Mendelssohn was among many nineteenth-century German composers, among them Beethoven, Schubert, Schumann, Brahms and Bruch, who were fascinated by Scotland, by its folk music, history and literature. Mendelssohn was the only one of these six who visited Scotland, when at the age of twenty during the summer of 1829 he found the inspiration for his Scottish Symphony at Holyrood Chapel in Edinburgh and for the ‘Hebrides’ Overture (also known as the ‘Fingal’s Cave’ Overture) on the desolate island of Staffa off the coast of Mull in the Hebrides. But well before he made his celebrated walking tour of Scotland in 1829, he was reading the poetry and novels of the ‘great wizard’ of the North, Sir Walter Scott, and was acquainted with the ‘Ossianic’ poems, one of the great literary forgeries of the eighteenth century. In the early 1820s he composed two settings of verses from Scott’s epic poem The Lady of the Lake (including the Ave Maria, also set by Schubert). Then, probably in 1828 or early 1829, the young composer attempted his first full-scale work inspired by a Scotland he had not yet seen or experienced. The three-movement Fantasia in F sharp minor, Op 28, eventually released in 1834, took shape originally as a ‘Sonate écossaise’, mentioned already in family correspondence from early 1829. Four years later, early in 1833, Mendelssohn revised the work, still titled ‘Sonate écossaise’, but then published it the following year as a Fantasia, without its Scottish attribution.
The ballade dates to sketches Chopin made in 1831, during his eight-month stay in Vienna.It was completed in 1835 after his move to Paris, where he dedicated it to Baron Nathaniel von Stockhausen, the Hanoverian ambassador to France.
In 1836, Robert Schumann wrote: “I have a new Ballade by Chopin. It seems to me to be the work closest to his genius (though not the most brilliant). I even told him that it is my favourite of all of all his works. After a long, reflective pause he told me emphatically: ‘I am glad, because I too like it the best, it is my dearest work.'”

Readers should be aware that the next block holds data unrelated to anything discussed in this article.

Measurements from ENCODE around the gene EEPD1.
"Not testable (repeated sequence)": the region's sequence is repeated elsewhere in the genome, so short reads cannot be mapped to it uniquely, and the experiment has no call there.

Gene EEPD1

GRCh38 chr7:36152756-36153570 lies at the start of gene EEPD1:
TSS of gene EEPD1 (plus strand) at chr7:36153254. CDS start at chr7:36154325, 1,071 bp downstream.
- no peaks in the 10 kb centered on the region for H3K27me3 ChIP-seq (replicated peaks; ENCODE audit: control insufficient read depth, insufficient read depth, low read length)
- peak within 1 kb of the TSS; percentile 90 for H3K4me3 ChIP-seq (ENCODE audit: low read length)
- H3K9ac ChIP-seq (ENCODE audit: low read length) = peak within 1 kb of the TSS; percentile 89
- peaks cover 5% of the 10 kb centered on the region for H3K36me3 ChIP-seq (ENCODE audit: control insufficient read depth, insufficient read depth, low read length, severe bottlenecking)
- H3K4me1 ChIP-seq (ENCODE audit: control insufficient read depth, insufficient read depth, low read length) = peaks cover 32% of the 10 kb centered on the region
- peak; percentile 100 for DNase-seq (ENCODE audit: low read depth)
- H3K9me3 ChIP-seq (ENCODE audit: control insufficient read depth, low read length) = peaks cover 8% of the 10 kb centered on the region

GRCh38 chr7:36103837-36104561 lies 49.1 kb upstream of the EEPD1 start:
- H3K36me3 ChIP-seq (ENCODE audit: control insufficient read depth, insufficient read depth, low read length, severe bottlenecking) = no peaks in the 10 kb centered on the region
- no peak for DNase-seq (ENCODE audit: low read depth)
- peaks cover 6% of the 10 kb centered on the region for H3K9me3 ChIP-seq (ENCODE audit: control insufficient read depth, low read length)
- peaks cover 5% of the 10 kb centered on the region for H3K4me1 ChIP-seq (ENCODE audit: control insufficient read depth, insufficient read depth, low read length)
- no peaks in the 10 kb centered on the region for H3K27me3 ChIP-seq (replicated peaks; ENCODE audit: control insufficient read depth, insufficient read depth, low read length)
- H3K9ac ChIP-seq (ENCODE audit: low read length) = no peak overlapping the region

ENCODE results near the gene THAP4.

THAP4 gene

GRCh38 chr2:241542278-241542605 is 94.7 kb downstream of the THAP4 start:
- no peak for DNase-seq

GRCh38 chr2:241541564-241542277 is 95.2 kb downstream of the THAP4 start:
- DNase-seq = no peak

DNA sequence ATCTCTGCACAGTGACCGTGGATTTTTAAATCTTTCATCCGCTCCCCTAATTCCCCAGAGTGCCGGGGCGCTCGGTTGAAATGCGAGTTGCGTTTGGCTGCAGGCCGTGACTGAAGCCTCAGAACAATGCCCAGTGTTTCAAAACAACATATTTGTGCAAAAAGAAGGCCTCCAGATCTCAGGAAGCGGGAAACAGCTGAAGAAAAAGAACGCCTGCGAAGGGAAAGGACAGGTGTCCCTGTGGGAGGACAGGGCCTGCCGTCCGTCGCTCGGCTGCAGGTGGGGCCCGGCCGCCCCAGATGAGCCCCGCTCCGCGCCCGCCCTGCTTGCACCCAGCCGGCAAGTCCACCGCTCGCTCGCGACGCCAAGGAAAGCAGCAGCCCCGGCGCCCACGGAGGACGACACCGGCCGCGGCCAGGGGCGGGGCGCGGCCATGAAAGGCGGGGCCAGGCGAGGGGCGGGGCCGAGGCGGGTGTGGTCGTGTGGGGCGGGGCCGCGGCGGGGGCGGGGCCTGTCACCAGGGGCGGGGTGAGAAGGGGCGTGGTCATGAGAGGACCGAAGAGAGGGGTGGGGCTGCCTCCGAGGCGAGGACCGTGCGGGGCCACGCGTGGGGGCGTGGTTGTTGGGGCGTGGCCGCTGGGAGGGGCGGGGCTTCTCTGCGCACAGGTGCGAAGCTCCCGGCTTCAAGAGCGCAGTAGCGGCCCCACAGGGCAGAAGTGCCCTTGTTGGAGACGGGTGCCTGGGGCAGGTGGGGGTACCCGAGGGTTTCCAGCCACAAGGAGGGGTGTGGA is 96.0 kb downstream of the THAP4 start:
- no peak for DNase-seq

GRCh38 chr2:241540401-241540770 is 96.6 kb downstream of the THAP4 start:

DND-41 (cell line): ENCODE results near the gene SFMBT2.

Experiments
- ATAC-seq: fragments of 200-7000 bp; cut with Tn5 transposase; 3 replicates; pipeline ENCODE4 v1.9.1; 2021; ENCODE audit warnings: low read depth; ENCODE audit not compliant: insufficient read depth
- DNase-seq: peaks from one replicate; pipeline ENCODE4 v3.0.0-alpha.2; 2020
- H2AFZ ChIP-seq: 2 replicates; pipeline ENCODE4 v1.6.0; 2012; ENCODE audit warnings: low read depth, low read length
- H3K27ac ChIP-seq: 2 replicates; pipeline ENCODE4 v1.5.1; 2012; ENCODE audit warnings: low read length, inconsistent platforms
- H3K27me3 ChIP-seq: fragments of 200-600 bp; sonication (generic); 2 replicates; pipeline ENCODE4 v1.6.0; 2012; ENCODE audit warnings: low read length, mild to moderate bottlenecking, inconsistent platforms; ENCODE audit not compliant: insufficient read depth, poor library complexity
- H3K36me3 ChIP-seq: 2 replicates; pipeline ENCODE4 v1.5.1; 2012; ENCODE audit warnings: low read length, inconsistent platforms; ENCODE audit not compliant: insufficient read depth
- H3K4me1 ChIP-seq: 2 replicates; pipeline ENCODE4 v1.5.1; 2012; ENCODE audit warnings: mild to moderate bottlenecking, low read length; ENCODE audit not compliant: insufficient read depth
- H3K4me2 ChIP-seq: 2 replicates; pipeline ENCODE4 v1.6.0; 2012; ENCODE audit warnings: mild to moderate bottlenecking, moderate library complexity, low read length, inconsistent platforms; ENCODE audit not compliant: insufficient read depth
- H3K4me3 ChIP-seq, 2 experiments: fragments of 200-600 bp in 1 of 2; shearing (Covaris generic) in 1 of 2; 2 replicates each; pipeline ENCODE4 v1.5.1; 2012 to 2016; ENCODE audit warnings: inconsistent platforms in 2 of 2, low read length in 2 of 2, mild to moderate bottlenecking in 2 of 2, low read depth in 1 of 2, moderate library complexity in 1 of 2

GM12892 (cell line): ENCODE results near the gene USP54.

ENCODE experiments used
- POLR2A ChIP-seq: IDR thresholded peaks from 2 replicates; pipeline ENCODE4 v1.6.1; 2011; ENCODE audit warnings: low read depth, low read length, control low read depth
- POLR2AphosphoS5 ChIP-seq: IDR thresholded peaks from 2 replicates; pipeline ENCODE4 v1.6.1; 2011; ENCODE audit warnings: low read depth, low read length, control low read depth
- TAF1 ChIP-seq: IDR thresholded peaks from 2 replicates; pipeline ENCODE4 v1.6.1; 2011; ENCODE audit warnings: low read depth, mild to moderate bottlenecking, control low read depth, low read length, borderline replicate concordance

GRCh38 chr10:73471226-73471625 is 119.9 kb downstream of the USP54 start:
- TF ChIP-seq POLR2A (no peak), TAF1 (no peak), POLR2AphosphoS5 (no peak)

Mariacristina Buono intraprende lo studio del pianoforte all’età di 5 anni, si diploma a 17 anni con 10, Lode e Menzione presso il conservatorio “Niccolò Piccinni” di Bari; prosegue gli studi con Benedetto Lupo, sotto la cui guida
consegue la Laurea specialistica con 110 e Lode, presso il conservatorio “Nino Rota” di Monopoli. Nel 2015 si trasferisce all’estero, dapprima in Germania dove studia con Fabio Bidini presso la “Hochschule für Musik und
Tanz” di Colonia, concludendo brillantemente nel 2018 il suo Master in Pianoforte solistico; dopo in Svizzera, dove frequenta un Master in “Specialized Klavierkammermusik” all’ Università delle arti di Zurigo, sotto la guida del Prof Ulrich Koella. E’ vincitrice di circa 50 primi premi in concorsi pianistici internazionali, e di numerose borse di studio. Nel 2017 la Giuria della “Werner Richard Dorken Stiftung” le aggiudica una Borsa di studio e diversi concerti in Germania. Sin da piccola suona in veste di solista e camerista in Europa, in America e in Australia, contando ad oggi più di 200 performances, fra cui l’esibizione, nel 2019, alla Carnegie Hall di New York. A 22 anni debutta con la “Fima orchestra” eseguendo il Concerto n. 1 op. 11 di Chopin con ad Almeria (Spagna). Vincitrice del Concorso docenti 2016, è titolare di cattedra di Pianoforte dal 1° settembre 2017, presso il Liceo Musicale “Cirillo” di Bari.
Dal febbraio 2022, è docente presso il conservatorio “Monteverdi” di Bolzano.